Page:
Volcanic plug

An aerial view of the Gros Piton and Petit Piton, in St. Lucia, 2006.

A volcanic plug, also called a volcanic neck or lava neck, is a volcanic object created when magma hardens within a vent on an active volcano. When present, a plug can cause an extreme build-up of pressure if rising volatile-charged magma is trapped beneath it, and this can sometimes lead to an explosive eruption. Glacial erosion can lead to exposure of the plug on one side, while a long slope of material remains on the opposite side. Such landforms are called crag and tail. If a plug is preserved, erosion may remove the surrounding rock while the erosion-resistant plug remains, producing a distinctive upstanding landform.

An example of two volcanic plugs can be found at the Pitons, in Saint Lucia, as they rise abruptly out of the eastern Caribbean Sea.

Examples of volcanic plugs

Volcanic plug near Rhumsiki, Cameroon.

In Africa

Near the village of Rhumsiki in the Far North Province of Cameroon, Kapsiki Peak is an example of a volcanic plug and is one of the most photographed parts of the Mandara Mountains. Spectacular volcanic plugs are present in the center of La Gomera island in the Canary Islands archipelago, within the Garajonay National Park.

In Australasia

New Zealand's Lion Rock was fortified as a refuge for local Maori.

There are several volcanic plugs in New Zealand, including the Pinnacles in the Coromandel Peninsula, Bream Head, Paritutu and the adjacent Sugar Loaf Islands, St. Paul's Rock at Whangaroa Harbour, and Piha's Lion Rock, which hosted a fortified Maori pa.

In Australia, the The Nut,[1] in Tasmania is a further example; along with Mount Warning.[2]

In Europe

Saint Michel d'Aiguilhe chapel, on top of a volcanic plug in Le Puy-en-Velay, France.

Borgarvirki is a volcanic plug located in north Iceland. A volcanic plug is situated in the town of Motta Sant'Anastasia in Italy.

Saint Michel d'Aiguilhe chapel, whose construction started in 969,[3] near Le Puy-en-Velay in France. The volcanic plug rises about 85 metres (279 ft) above the surroundings. Another building on a volcanic plug is the 14th century Trosky Castle in the Czech Republic.

Rockall, a small, uninhabited, remote islet in the North Atlantic Ocean, is also a volcanic plug.

In the United Kingdom, two examples of a building on a volcanic plug are the Castle Rock in Edinburgh, Scotland, and Deganwy Castle, Wales. The Law, Dundee, Ailsa Craig, Bass Rock, North Berwick Law and Dumgoyne hill are other examples of volcanic plugs located in Scotland. There are over 30 volcanic plugs in Northern Ireland, including Slemish in Ballymena, Tievebulliagh, Scawt Hill, Carrickarede, Scrabo and Slieve Gallion.[4]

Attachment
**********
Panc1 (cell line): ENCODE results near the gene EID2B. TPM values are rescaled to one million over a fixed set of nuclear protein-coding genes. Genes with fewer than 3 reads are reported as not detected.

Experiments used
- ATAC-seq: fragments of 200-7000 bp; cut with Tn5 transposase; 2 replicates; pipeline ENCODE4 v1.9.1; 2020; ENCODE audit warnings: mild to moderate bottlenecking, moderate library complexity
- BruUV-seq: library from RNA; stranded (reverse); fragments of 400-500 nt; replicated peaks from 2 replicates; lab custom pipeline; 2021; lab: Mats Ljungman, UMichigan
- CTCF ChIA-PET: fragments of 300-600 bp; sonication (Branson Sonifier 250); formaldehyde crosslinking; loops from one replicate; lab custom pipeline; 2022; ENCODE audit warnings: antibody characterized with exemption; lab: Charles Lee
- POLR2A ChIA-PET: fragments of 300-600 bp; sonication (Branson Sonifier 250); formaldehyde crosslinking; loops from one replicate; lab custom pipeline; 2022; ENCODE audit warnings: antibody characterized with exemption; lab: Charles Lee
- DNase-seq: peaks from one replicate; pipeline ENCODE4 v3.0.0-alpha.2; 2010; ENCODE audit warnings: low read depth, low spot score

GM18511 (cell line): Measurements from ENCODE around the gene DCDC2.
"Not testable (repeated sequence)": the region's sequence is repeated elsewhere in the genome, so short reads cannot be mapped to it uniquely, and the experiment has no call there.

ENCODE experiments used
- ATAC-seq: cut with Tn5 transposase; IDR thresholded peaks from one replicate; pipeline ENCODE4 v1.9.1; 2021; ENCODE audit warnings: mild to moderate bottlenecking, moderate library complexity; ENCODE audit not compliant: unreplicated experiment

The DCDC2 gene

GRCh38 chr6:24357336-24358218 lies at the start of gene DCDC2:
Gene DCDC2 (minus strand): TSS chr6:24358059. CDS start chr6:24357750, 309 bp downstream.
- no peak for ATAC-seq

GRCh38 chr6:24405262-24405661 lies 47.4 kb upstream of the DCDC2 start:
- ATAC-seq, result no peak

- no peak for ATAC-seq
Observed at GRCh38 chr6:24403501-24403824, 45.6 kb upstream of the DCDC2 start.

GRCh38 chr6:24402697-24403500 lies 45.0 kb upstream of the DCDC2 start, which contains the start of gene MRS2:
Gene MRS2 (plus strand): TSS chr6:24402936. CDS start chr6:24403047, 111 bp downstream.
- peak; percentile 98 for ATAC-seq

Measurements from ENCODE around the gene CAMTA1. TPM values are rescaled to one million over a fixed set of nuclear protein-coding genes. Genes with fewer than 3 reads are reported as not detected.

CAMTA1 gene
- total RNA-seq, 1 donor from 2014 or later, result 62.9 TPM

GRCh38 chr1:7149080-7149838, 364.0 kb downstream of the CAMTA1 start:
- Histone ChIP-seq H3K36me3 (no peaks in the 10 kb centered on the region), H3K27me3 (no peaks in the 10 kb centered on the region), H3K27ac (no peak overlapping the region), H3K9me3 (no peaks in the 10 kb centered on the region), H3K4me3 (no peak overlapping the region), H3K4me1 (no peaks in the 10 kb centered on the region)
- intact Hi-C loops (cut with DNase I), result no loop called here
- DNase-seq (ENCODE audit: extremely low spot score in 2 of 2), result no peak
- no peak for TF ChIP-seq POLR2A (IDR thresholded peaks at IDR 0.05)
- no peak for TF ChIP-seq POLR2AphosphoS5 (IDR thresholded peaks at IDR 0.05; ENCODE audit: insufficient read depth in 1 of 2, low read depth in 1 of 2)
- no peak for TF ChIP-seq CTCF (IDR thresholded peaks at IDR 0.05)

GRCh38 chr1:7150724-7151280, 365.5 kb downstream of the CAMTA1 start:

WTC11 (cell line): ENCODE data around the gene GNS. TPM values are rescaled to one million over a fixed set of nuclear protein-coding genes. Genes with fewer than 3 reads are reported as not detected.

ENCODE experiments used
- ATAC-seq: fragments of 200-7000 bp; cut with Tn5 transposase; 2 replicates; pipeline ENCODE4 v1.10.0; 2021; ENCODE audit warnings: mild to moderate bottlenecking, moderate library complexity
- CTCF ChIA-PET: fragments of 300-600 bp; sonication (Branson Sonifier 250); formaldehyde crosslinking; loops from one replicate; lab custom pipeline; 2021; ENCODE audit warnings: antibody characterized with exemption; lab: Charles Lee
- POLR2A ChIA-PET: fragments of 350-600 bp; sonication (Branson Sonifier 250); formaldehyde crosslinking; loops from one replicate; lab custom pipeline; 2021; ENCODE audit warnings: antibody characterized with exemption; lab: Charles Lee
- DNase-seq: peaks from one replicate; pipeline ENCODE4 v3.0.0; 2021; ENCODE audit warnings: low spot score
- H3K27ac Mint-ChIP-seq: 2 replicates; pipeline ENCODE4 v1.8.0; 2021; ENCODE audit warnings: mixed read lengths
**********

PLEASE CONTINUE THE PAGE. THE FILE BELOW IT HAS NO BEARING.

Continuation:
In the Americas

Examples of volcanic plugs in the United States include Morro Rock, California and Laurel Hill, New Jersey. Devils Tower in Wyoming, as well as Little Devils Postpile located in Yosemite National Park, are also thought to be a volcanic plug by many geologists. Another example of a volcanic plug in the eastern USA is the highly eroded Stark's Knob basaltic structure located along the Hudson River near Saratoga Springs, New York. However, some geologists believe Stark's Knob is not a plug at all, but merely an outcrop of an ancient submarine lava flow.

The origin of Devils Tower (featured in the 1977 movie Close Encounters of the Third Kind) is not totally clear. Although it is generally admitted that it was formed by igneous intrusion, it is not necessarily a volcanic plug, formed within the vent of an active volcano.

In New Mexico, Shiprock is a further example.

The Pitons of Saint Lucia, in the eastern Caribbean Sea are two volcanic plugs that rise abruptly out of the sea and are part of a UNESCO World Heritage site. The highest mountain plug rises to a height of nearly 760 metres (2,490 ft).

In Canada, the Castle Rock, located in British Columbia, is a volcanic plug that had volatile-charged magma still beneath it, leading to a Volcanic Explosivity Index 2 eruption.

Wikimedia Commons has media related to Volcanic plugs.


  1. "The Nut, Stanley". Discover Tasmania. Government of Tasmania. 2011. Retrieved 30 June 2013.
  2. "Wollumbin/Mt Warning Shield Volcano". Geological sites of NSW. Cartoscope Pty Limited. Retrieved 30 June 2013.
  3. "Eglise Saint-Michel". Monuments historiques (in French). Société Française d'Archéologie et Ministère de la Culture (France). 27 June 2006. Retrieved 30 June 2013.
  4. Wilson, H E et al (1986) Geological Survey of Northern Ireland, HMSO
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